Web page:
The harvest is abundant but the laborers are few; so, ask the master of the harvest to send out laborers for his harvest. How appropriate are these words for us today?  In the past, associates would have had 6-10 years as an associate before leading a parish.  Here, at Saint Robert’s, you had to say goodbye to Fr. Mulhall after only three years…  The Lord needed Fr. Mulhall and sent him to Holy Redeemer to minister to the people of Jenison.  Goodbyes are hard, but I think I am not alone in my belief that Fr. Colin is going to thrive as a shepherd of God’s people.  Some of you know that Fr. Colin and I are childhood friends.  It is a humbling and a great joy to follow him here at Saint Robert’s.  I can assure all of you, that Fr. Colin has had the same experience as the 72 disciples who in our Gospel returned rejoicing.  Fr. Colin experienced many blessings here at St. Roberts.

Behold, I am sending you like lambs among wolves… We are reminded by these words, that Christ is sending all of us here out on mission.  Notice, this mission was not just the 12, it was to 72.  The fact that he sent out 72 shows us that Christ intends to send many out on mission.  The mission is not just for the 72 in our Gospel.  This mission is for each of us now.  Each of us has been chosen and has also been sent.  We too are disciples who are sent by Christ to bring the peace and joy that comes from God into the world.  That is the purpose of our mission.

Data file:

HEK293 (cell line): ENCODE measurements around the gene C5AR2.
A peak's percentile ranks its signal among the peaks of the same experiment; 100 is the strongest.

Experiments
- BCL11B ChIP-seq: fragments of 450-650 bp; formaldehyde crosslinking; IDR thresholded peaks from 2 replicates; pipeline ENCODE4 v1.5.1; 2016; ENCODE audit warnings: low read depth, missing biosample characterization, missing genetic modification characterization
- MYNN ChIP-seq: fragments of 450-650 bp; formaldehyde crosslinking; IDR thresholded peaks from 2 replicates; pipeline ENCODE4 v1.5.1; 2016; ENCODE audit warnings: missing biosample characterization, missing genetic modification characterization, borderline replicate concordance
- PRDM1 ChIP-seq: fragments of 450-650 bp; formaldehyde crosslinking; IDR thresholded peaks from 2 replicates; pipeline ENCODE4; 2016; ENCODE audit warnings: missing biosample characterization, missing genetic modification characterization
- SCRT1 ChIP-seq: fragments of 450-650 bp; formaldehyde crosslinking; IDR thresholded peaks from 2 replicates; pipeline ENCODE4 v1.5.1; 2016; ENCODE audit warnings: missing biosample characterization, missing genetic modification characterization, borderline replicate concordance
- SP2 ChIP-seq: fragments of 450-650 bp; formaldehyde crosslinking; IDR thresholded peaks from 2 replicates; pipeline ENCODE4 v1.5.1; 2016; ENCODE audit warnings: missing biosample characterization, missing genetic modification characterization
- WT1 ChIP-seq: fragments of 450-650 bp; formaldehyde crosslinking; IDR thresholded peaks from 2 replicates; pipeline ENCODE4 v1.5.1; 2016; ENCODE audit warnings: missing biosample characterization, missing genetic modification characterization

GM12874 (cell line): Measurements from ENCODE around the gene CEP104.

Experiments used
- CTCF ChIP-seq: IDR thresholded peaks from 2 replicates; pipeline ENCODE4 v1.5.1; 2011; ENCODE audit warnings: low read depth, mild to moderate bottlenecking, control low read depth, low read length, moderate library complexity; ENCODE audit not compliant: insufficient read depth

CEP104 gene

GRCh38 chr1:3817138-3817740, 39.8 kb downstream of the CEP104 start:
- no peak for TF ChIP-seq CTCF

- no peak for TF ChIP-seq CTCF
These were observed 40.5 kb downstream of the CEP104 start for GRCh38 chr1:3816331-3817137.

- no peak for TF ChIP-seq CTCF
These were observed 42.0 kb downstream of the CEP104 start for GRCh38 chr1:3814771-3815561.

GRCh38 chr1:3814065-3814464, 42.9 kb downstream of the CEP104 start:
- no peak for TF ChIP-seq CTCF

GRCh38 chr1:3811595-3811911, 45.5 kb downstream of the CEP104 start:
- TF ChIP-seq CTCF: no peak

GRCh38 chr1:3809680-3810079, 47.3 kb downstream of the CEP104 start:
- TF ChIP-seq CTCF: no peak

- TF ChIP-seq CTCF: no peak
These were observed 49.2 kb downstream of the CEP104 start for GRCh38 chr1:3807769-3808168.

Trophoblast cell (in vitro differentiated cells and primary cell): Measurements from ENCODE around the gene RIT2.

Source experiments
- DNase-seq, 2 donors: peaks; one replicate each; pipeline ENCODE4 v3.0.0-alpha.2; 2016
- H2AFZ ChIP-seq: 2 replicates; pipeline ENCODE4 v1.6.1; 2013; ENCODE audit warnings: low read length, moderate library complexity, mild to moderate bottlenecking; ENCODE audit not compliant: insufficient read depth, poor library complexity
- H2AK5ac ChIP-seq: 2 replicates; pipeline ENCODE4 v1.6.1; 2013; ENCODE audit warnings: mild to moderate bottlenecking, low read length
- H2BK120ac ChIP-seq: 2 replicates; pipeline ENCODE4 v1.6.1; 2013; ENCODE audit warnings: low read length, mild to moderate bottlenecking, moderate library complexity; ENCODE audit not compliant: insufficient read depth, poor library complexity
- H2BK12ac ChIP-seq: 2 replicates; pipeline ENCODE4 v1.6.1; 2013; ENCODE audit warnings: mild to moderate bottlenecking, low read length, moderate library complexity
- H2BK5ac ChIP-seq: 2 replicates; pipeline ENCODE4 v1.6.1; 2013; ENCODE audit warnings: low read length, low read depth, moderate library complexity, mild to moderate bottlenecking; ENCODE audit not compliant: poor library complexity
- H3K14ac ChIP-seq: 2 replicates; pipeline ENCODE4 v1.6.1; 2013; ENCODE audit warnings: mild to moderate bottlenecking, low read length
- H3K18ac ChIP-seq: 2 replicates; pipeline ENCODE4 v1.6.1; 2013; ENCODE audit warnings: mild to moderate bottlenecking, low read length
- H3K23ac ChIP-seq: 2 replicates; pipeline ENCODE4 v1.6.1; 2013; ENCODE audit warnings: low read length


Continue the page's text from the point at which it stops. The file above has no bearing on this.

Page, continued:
Behold, I am sending you like lambs among wolves…  This statement from Christ explains how we are to act on our mission.  When we go, we are to go not as warriors, or wolves, who bring violence, death, and division.  No, we are to go as lambs in order to have the personality of a lamb where we will bring peace, joy, and life.  

But we are sent like lambs among wolves partly because we are not guaranteed that it will be easy or free from anxiety.  Sometimes, the mission will be hard.  But Jesus asks us to go anyway. Why? Because just like Fr. Colin, Christ needs us to help Him carry out his mission.  And sometimes, it might be hard to leave where we are comfortable to go and serve the Lord.  And sometimes, it might be hard because the people do not want to hear the Good News. But we are called to go anyway…  The reason we go is this:  we are so convinced by Christ’s love, joy, and peace in our lives, that we want to give that same love, joy, and peace to others.